I’ve got to say, Multicam is a good pattern for this AO, but it’s not the be-all, end-all that the Crye fanboys think it is. It’s not particularly suited for, say, the Arabian Peninsula, or the jungles of Central America or Southeast Asia (places American servicemen have fought before). I think it’s too brown for Korea as well.

    I understand the rationale behind the universal camouflage concept. I don’t think it works especially well, but in the big picture it doesn’t matter. As long as you have an outfit that’s some variation of green, brown, or tan, whatever is closest to the background of your AO, you’re three-quarters there. I daresay that Americans could be running around Afghanistan with brownish-tan solid color uniforms and it wouldn’t make a lick of difference. It’s hard to be sneaky when you land in a Chinook or roll up in a column of Strykers or MRAPs.

    So I guess this is an argument both for and against a universal camouflage. Take that for what it is. The Marine Corps will never give up MARPAT, though. Personally, I think it’s silly that the United States is fielding anywhere from eight to ten camouflage patterns for its personnel, in both garrison/training uniforms and fire-resistant field uniforms. It’s insane.

    But we’ll see. Big cuts are coming to the military, one way or another. They’d best get this situated before that happens. I’d like to see, if nothing else, UCP and ABU disappear. A solid color coyote or ranger green uniform would be more effective in more places than either of those patterns, and would look less stupid on top of it.

  13. Jimbo says:

    I am on my fifth combat tour. I have worn DCUs. I have worn BDUs. I have worn chocolate chips (MFO Peacekeeping ’95). I have worn OG-107s for a few years in Panama. I have worn desert tiger stripes running recon. What do they have in common? They all blend in to one place or another (the chocolate chips not so much). Some much better than others. I 100% refused to wear the UCP anywhere near combat! This trip we all have OCP. Most of us have Cryes. The guys with the issued FR uniforms have worn through all four sets and most have sewn them up multiple times. Our Cryes are going strong and blend in great. I have worn them in Eastern Afghanistan. I have worn them in Southern Afghanistan. I have worn them at Camp Mackall. I have worn them in Texas. I have worn them in Arizona. They work!!!! Are they the best and the latest greatest? There will always be something else. There will always be companies coming up with the next best thing. We all know that. But what do we all have over here that works? Multi-cam. Will the Army quit spending money and just go with it? No. Let’s spend millions!!! Today, like any other day, I was in the open desert, large open wadis, pomagranate orchards, dead grape trenches, qalats, an overwatch on a rocky hill, and then a long hump back through the hills/mountains to base. No matter where we were or what color the terrain/backgrounds, our camo was effective. Isn’t that what counts in the long run? We have it, let’s quit wasting time and money.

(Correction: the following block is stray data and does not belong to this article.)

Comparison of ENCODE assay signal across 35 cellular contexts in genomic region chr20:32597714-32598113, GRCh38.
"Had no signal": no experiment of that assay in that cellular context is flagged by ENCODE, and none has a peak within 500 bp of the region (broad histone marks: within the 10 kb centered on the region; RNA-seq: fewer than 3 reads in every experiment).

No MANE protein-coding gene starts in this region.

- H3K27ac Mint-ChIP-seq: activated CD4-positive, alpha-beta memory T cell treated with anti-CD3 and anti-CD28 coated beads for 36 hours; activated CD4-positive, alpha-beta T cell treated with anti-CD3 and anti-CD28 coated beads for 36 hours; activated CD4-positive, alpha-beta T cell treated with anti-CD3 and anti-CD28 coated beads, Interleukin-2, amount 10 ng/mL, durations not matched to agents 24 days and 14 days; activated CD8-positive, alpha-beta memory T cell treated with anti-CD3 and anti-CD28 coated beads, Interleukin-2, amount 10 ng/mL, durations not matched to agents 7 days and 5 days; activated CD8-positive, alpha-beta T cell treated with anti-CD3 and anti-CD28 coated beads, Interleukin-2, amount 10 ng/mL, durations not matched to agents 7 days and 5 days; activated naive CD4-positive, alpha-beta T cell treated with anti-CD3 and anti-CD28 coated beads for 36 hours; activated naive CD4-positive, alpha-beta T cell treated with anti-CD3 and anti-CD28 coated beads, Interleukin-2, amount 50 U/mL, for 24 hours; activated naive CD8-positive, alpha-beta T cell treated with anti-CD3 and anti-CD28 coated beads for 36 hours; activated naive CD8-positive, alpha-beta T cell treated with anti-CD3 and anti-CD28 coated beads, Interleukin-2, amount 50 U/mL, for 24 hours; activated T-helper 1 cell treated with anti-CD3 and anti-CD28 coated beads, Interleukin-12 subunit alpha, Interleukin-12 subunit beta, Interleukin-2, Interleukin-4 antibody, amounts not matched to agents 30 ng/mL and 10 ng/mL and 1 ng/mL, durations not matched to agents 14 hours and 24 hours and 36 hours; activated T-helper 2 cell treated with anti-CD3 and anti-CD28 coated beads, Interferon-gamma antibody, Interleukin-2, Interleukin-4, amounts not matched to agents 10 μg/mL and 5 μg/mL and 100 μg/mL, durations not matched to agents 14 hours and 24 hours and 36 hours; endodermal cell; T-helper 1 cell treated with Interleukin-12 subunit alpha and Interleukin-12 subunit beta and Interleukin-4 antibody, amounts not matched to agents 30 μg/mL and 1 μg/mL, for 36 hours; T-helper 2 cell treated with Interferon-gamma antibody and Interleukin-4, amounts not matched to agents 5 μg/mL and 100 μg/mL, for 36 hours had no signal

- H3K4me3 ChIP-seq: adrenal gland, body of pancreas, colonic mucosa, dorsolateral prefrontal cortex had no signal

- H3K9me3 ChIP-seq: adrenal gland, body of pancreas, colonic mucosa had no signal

14. AJ says:

    I have been in many moons now and I agree we won WW2 with nothing more than green. I have seen the logistical nightmare that is the US military and am uneasy about all this testing. Unfortunately the US Gov will go the most nonsensical and expensive route insread of using something easy like multicam. To me multicam is as universal as it gets. Just some thoughts…

  15. AJ says:

    I agree with you jimbo. Hit the nail on the head. Unfortunately it seems not to be the working/operational guy who makes these kind of choices. I think on the leadership level it is all about contracts, money and whos end is being served…political crap. Take UCP for example how did that even get picked. We don’t always need the latest and the greatest just something that works and is uniform to all.

    A guy who has worn it all also!

  16. Greg says:

    Thats is actual kind of put off, out of the 100s of photos ive seen most of the marines and troops back in stom had the widely but still limited DBDU or chocolate chip by some. But the primary reason you saw woodland on some of them was because of their NBC suits and PASGT vest they had to wear in case of gas or chemical attack those where woodland and not the camo of the majority of the uniforms worn, now Fast Foward ahead to 01′ and 03′ both soldiers and marines had long already traded in their 6 colors for the new 3 colors and when you saw them i remember greatly seeing them wearing all “coffe stains” and their PASGT vest and newer IBA as well as the NBC suits were in woodland only, Thought that would clear up the confusion.

  17. UVR says:

    One thing they had right with the UCP, perhaps the only thing, was the near-IR camouflage capability. See http://uvrdefensetech.com/index.php?distancezooms for photos in dry grass and greenery at 25m, 50m, and 100m; using visible light, near-IR, and near-UV.

    For what it’s worth, the OCP is better at distance against most backgrounds in the visible than the UCP, excellent in the near-IR, but very poor, still, in the UV (despite Natick Labs alleging that OCP was tested in the UV).